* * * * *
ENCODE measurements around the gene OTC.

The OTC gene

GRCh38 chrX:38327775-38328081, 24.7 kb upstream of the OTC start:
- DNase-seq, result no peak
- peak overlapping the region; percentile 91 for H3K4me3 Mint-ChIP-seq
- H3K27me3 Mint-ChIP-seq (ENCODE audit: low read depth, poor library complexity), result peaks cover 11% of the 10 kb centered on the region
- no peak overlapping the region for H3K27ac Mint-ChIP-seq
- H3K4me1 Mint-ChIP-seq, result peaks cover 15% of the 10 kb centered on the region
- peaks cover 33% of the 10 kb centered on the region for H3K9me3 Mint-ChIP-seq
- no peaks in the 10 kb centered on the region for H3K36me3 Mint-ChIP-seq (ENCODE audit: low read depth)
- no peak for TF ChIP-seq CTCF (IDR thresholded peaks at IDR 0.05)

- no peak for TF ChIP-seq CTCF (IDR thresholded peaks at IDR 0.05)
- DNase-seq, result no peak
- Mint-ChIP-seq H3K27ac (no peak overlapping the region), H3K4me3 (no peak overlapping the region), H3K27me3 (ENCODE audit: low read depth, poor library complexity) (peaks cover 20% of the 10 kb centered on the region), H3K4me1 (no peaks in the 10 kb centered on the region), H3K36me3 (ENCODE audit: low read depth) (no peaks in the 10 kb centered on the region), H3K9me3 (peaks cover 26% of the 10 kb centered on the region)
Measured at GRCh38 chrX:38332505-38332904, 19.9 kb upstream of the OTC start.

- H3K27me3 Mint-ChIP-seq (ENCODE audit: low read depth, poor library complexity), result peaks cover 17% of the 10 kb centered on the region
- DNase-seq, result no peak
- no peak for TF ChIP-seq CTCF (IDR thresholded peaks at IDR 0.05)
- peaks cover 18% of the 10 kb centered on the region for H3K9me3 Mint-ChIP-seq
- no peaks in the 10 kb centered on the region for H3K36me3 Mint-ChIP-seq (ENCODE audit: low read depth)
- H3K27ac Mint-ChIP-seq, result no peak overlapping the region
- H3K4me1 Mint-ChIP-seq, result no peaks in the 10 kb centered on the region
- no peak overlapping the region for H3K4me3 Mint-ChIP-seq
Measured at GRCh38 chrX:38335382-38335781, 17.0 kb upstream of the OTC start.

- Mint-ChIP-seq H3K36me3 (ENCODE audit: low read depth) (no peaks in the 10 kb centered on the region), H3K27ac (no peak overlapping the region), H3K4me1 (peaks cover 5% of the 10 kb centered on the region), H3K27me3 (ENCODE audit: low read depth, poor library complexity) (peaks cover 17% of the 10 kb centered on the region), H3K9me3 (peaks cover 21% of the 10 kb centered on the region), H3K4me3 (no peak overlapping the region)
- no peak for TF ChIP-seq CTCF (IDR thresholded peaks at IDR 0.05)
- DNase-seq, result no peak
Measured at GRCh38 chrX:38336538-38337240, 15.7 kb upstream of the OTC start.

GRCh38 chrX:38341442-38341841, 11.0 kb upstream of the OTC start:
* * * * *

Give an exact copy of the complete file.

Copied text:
ENCODE measurements around the gene OTC.

The OTC gene

GRCh38 chrX:38327775-38328081, 24.7 kb upstream of the OTC start:
- DNase-seq, result no peak
- peak overlapping the region; percentile 91 for H3K4me3 Mint-ChIP-seq
- H3K27me3 Mint-ChIP-seq (ENCODE audit: low read depth, poor library complexity), result peaks cover 11% of the 10 kb centered on the region
- no peak overlapping the region for H3K27ac Mint-ChIP-seq
- H3K4me1 Mint-ChIP-seq, result peaks cover 15% of the 10 kb centered on the region
- peaks cover 33% of the 10 kb centered on the region for H3K9me3 Mint-ChIP-seq
- no peaks in the 10 kb centered on the region for H3K36me3 Mint-ChIP-seq (ENCODE audit: low read depth)
- no peak for TF ChIP-seq CTCF (IDR thresholded peaks at IDR 0.05)

- no peak for TF ChIP-seq CTCF (IDR thresholded peaks at IDR 0.05)
- DNase-seq, result no peak
- Mint-ChIP-seq H3K27ac (no peak overlapping the region), H3K4me3 (no peak overlapping the region), H3K27me3 (ENCODE audit: low read depth, poor library complexity) (peaks cover 20% of the 10 kb centered on the region), H3K4me1 (no peaks in the 10 kb centered on the region), H3K36me3 (ENCODE audit: low read depth) (no peaks in the 10 kb centered on the region), H3K9me3 (peaks cover 26% of the 10 kb centered on the region)
Measured at GRCh38 chrX:38332505-38332904, 19.9 kb upstream of the OTC start.

- H3K27me3 Mint-ChIP-seq (ENCODE audit: low read depth, poor library complexity), result peaks cover 17% of the 10 kb centered on the region
- DNase-seq, result no peak
- no peak for TF ChIP-seq CTCF (IDR thresholded peaks at IDR 0.05)
- peaks cover 18% of the 10 kb centered on the region for H3K9me3 Mint-ChIP-seq
- no peaks in the 10 kb centered on the region for H3K36me3 Mint-ChIP-seq (ENCODE audit: low read depth)
- H3K27ac Mint-ChIP-seq, result no peak overlapping the region
- H3K4me1 Mint-ChIP-seq, result no peaks in the 10 kb centered on the region
- no peak overlapping the region for H3K4me3 Mint-ChIP-seq
Measured at GRCh38 chrX:38335382-38335781, 17.0 kb upstream of the OTC start.

- Mint-ChIP-seq H3K36me3 (ENCODE audit: low read depth) (no peaks in the 10 kb centered on the region), H3K27ac (no peak overlapping the region), H3K4me1 (peaks cover 5% of the 10 kb centered on the region), H3K27me3 (ENCODE audit: low read depth, poor library complexity) (peaks cover 17% of the 10 kb centered on the region), H3K9me3 (peaks cover 21% of the 10 kb centered on the region), H3K4me3 (no peak overlapping the region)
- no peak for TF ChIP-seq CTCF (IDR thresholded peaks at IDR 0.05)
- DNase-seq, result no peak
Measured at GRCh38 chrX:38336538-38337240, 15.7 kb upstream of the OTC start.

GRCh38 chrX:38341442-38341841, 11.0 kb upstream of the OTC start: